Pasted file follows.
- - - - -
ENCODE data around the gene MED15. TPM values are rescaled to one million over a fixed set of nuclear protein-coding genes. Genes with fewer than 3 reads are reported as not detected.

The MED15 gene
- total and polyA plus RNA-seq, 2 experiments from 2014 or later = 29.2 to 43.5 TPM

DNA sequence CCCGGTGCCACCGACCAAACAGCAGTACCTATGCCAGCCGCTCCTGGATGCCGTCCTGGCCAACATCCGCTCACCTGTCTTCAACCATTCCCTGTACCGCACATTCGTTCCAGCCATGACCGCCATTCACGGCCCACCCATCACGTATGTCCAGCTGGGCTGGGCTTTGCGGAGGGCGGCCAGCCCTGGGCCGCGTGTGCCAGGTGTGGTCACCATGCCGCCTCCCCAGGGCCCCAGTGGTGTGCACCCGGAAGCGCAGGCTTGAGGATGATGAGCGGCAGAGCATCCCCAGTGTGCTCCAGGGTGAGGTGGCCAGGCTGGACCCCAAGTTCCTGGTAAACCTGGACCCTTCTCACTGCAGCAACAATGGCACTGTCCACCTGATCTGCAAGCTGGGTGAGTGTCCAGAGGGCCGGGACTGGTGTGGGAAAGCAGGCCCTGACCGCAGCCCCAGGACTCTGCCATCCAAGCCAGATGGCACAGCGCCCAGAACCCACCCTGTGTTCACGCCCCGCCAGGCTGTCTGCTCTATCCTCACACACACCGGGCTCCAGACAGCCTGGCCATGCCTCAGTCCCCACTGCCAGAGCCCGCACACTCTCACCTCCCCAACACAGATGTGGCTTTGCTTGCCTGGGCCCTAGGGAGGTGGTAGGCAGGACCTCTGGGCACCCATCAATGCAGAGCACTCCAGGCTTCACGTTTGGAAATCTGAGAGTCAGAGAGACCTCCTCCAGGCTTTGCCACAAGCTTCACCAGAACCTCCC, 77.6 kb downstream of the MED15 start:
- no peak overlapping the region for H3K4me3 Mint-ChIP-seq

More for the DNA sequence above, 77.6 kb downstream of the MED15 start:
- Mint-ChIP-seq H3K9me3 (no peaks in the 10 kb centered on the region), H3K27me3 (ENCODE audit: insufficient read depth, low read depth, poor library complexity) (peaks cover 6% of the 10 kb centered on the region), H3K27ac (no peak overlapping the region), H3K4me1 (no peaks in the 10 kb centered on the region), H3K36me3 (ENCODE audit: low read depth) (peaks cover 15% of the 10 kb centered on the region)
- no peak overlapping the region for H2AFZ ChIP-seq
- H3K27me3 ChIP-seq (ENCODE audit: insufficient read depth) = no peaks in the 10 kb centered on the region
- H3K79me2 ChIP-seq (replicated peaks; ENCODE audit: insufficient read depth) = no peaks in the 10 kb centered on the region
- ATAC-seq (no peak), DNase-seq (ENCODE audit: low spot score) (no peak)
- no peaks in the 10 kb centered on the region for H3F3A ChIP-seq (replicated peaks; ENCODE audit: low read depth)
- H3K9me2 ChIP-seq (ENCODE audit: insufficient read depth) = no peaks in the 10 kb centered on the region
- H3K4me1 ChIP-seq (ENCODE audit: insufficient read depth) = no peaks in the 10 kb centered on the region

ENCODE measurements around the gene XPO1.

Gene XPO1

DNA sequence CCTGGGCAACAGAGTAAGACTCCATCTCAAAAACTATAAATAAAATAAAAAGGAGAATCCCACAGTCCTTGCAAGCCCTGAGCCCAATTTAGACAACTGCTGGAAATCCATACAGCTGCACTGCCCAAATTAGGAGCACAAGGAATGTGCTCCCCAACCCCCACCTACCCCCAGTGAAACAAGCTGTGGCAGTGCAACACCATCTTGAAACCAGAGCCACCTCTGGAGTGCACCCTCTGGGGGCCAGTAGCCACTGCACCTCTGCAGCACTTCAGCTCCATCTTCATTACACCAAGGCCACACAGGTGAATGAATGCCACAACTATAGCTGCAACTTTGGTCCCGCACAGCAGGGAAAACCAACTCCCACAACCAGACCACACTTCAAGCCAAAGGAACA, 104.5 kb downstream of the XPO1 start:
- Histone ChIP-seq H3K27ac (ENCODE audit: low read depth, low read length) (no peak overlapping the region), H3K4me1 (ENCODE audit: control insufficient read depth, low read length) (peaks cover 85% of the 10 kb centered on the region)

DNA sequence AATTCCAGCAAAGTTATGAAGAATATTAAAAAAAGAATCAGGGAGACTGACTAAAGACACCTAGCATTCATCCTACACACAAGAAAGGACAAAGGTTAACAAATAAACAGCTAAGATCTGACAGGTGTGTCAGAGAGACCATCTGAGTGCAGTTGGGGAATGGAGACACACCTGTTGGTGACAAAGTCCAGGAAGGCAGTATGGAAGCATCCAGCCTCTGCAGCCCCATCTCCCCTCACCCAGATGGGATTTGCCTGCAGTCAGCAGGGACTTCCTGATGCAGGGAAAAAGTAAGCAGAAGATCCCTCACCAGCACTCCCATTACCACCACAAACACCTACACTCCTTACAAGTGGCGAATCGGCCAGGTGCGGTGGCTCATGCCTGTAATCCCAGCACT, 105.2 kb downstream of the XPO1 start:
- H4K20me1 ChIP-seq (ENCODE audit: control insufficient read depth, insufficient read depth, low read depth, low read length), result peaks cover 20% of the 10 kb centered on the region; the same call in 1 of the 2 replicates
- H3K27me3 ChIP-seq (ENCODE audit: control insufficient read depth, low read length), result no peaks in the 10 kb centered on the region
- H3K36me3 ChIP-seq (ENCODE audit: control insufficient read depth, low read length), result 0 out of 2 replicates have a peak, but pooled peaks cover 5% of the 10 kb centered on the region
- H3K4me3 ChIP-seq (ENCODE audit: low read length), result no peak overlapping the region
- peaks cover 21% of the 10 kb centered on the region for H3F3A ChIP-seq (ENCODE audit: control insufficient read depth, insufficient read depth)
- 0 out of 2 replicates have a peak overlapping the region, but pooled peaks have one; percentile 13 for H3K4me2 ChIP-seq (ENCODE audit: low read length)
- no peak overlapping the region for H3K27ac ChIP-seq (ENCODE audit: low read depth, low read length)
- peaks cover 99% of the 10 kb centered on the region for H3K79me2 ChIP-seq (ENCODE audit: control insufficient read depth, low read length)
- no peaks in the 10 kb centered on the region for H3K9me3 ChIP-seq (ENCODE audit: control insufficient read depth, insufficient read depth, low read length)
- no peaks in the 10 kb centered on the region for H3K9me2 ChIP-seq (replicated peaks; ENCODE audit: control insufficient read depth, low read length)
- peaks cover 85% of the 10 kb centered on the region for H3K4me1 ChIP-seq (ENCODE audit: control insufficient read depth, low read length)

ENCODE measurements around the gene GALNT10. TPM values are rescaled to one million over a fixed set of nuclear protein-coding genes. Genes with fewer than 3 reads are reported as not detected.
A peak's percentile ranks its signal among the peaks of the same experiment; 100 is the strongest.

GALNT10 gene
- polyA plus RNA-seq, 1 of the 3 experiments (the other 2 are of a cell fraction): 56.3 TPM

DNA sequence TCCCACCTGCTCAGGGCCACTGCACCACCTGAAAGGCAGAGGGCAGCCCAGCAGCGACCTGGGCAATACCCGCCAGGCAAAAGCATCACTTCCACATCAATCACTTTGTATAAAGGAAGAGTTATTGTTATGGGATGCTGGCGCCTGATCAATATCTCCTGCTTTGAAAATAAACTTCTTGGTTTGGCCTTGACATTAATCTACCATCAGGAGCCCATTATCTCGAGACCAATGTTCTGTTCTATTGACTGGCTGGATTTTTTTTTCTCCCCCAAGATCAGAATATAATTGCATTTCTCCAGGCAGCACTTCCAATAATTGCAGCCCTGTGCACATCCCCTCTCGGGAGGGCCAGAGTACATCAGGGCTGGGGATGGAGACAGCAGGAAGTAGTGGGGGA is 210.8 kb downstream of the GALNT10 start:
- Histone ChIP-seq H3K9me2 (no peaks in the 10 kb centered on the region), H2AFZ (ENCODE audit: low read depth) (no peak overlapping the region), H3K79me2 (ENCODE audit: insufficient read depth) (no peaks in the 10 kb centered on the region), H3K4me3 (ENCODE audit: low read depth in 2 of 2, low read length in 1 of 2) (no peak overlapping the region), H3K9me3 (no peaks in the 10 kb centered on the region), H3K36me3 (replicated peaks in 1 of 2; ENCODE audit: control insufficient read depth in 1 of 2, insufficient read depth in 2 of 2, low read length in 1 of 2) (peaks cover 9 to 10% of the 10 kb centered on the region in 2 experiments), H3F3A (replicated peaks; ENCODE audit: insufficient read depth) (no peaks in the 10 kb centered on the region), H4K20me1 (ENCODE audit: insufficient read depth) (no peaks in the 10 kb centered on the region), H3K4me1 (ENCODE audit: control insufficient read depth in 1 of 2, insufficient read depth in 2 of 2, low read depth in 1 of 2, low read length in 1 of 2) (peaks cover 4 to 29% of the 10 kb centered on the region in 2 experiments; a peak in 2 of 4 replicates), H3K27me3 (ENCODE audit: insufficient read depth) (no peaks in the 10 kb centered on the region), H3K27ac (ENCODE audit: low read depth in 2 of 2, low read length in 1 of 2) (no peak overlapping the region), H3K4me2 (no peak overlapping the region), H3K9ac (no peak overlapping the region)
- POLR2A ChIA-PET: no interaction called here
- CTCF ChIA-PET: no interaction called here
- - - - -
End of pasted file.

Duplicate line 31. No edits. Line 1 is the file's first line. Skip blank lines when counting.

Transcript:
ENCODE measurements around the gene GALNT10. TPM values are rescaled to one million over a fixed set of nuclear protein-coding genes. Genes with fewer than 3 reads are reported as not detected.